Over on the Chameleons’ forum, one of our members, Steph, posted a happy incident in which she’d complimented a stranger and had a very positive reaction. I think paying someone a sincere compliment is both great and yet, sometimes tricky.
I think it’s tricky because well, there’s A) a chance that you’ll get it wrong and offend, and/or B) that the person may not take the compliment. In terms of the latter, there’s the whole gig around what are they after?, are they hitting on me?, to I’m not used to strangers saying this!
That last one – people saying nice things – is something I struggle with. With family, well, most of the time it’s good-natured teasing, so compliments are rarely directed when you’re a dad. Not that I mind and it’s not why we had kids. Children are, if you’ll forgive a brief diversion, both the most challenging and at the same time rewarding thing you may ever do. Both kids know how to drive me up the wall, but equally, I wouldn’t be without them; they really are an adventure. Mind you, maybe I’m saying that because they’re out of the baby stage and not yet in full teenage rampage. Ask me again in a few years 😀
Where was I? Oh yeah, I guess there’s a blurred line between saying thank you and a compliment. Take Little Miss or Wee Man doing something kind for someone or helping out, I’ll say something like That was really good of you do to that. Thank you! Equally, the Ever Lovely Mrs J gets nice things said because, well, she’s ever lovely. Not that any compliment isn’t earned, if that makes sense.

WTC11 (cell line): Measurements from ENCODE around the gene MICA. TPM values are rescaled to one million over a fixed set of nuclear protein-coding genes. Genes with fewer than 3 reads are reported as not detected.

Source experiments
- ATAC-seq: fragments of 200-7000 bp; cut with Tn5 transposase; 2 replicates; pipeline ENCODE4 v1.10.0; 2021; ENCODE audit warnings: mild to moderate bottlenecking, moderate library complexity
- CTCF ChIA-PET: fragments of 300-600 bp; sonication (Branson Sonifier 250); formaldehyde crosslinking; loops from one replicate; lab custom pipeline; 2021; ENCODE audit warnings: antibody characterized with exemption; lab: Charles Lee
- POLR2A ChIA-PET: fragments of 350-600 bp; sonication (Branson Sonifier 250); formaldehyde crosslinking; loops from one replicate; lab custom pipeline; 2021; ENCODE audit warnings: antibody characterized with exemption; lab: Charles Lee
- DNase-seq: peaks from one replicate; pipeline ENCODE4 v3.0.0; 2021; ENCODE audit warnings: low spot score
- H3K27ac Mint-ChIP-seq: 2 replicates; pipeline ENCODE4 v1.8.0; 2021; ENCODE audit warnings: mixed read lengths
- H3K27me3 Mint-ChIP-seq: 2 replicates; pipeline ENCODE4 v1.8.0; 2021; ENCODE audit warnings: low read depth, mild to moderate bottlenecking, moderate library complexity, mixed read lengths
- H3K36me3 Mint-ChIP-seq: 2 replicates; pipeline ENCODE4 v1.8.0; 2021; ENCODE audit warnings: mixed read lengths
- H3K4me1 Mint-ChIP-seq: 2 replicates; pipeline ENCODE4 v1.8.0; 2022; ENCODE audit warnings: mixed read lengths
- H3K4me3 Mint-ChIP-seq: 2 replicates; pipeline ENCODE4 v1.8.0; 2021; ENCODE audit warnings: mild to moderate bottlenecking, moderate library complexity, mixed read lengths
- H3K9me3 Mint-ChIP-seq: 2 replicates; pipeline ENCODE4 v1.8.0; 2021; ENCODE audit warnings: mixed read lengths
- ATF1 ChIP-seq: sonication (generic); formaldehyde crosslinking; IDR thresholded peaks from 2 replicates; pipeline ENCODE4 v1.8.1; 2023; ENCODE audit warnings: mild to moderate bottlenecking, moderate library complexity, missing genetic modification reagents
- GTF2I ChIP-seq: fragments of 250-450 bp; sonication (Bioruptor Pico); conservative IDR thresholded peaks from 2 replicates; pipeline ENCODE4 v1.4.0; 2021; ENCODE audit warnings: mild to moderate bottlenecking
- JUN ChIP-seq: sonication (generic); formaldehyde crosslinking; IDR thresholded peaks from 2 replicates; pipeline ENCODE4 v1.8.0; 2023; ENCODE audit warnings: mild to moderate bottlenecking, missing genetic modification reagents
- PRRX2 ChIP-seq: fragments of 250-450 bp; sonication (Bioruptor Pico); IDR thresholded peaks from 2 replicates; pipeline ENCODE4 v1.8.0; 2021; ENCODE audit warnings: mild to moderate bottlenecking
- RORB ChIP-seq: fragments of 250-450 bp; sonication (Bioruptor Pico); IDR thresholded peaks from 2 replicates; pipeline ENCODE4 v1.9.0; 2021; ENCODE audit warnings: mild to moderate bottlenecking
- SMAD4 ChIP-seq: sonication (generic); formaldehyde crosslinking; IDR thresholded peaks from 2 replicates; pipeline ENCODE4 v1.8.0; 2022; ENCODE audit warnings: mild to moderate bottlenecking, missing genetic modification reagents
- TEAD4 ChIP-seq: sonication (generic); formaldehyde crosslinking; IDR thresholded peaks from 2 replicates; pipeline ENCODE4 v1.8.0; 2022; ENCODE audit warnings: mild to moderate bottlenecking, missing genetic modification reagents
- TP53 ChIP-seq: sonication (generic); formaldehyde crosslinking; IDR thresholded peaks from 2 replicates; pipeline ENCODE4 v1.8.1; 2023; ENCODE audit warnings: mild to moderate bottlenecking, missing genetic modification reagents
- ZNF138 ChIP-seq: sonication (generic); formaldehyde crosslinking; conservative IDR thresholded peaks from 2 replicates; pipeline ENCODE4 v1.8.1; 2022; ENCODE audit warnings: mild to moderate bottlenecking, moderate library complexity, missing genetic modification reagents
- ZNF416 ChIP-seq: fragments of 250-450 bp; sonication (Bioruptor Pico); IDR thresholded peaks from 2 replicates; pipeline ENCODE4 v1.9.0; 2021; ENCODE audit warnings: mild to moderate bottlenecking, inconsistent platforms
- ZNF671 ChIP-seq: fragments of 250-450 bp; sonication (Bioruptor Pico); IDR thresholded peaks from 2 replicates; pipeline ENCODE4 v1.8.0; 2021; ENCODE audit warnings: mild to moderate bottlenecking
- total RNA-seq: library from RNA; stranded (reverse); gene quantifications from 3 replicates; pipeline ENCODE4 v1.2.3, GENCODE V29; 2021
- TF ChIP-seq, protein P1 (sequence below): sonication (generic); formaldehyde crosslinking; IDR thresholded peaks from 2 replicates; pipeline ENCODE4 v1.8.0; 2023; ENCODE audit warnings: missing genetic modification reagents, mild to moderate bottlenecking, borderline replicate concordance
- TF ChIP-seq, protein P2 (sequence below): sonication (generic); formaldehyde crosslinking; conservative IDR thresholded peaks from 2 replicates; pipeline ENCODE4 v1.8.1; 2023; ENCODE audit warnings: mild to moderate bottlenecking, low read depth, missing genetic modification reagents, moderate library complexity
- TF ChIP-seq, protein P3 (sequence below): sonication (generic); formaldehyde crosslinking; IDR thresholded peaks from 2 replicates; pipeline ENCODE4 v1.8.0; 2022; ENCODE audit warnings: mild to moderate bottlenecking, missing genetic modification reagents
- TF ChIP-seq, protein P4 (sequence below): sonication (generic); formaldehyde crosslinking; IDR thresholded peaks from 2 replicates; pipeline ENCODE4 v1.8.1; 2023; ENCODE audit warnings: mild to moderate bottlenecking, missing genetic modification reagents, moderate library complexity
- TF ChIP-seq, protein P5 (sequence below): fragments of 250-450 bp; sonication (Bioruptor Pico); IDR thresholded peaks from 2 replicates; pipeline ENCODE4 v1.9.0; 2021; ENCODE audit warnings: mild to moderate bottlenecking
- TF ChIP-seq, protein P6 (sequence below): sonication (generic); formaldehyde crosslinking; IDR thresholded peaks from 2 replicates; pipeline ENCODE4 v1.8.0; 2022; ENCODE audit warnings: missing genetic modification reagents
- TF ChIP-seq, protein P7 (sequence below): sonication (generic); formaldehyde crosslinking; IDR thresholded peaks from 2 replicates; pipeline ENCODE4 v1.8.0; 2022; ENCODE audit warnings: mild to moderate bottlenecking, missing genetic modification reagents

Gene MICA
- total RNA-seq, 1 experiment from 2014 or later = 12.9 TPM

So when folk do say something nice about me – how they like my shirt – or someone at Chams, I try not to shrug it off and say thank you instead. The shrugging off isn’t that I don’t appreciate nice words, it’s that I’m struggling to accept them. Me not them, so to speak… but I do try!
As to saying nice things to others, while I’m not sure if it’s right, I usually say something like “may I say your blah looks great/fantastic/brilliant” where blah is makeup, outfit, nails, shirt, etc. It’s fairly generic, but it’s legitimate and doesn’t have that personal touch – unlike what the kids get – where there’s some feedback linked to it.
So, yeah, I might say “May I say your new dress looks great“, but I won’t say “Your new dress looks great and makes you look slim.” I guess I’m worried that someone may read something too personal into the latter and I only say such things to people I really know.
Has it worked?
So in general just saying something nice has pretty much always gone well. A few years back I was out with my family shopping in Boots. The lady who served me had the most beautiful nails. Classy, well painted, with a length and shape that suited her. I said, “I hope you don’t mind me saying, but your mails look amazing.” She said thanks, I paid and took the goods, with nothing more of it.
Heading back to Mrs J, she asked: “What did you say to the assistant? She’s grinning like she’s just won a prize.” I took a quick peek over my shoulder and indeed Mrs J was spot on: said assistant looked most chuffed. I hope she enjoyed those words all day.
Likewise, if a colleague I like is sporting a fancy hairdo or is rocking a new shirt, I’ll mention it politely. Just a question if it’s recent and conversation rolls on from there. Not that I go around commenting on what people wear that would be rude. I have this blog to do that 😉 I am surprised on how people will happily talk about their new top or suchlike. Maybe it’s people taking an interest, but you may feel differently.
Due to being away there was no time to post a snap from last week. Now we’re back at home, there’s a chance to show Val’s photographic handiwork. Oh, to which I’m always grateful for, even if Muggins here isn’t always the best subject 😀
In the spirit of trying something new, I’m giving my re-cut wig (thanks Steph!) another run. It does take me a while to get used to new things, but I think I’m getting there.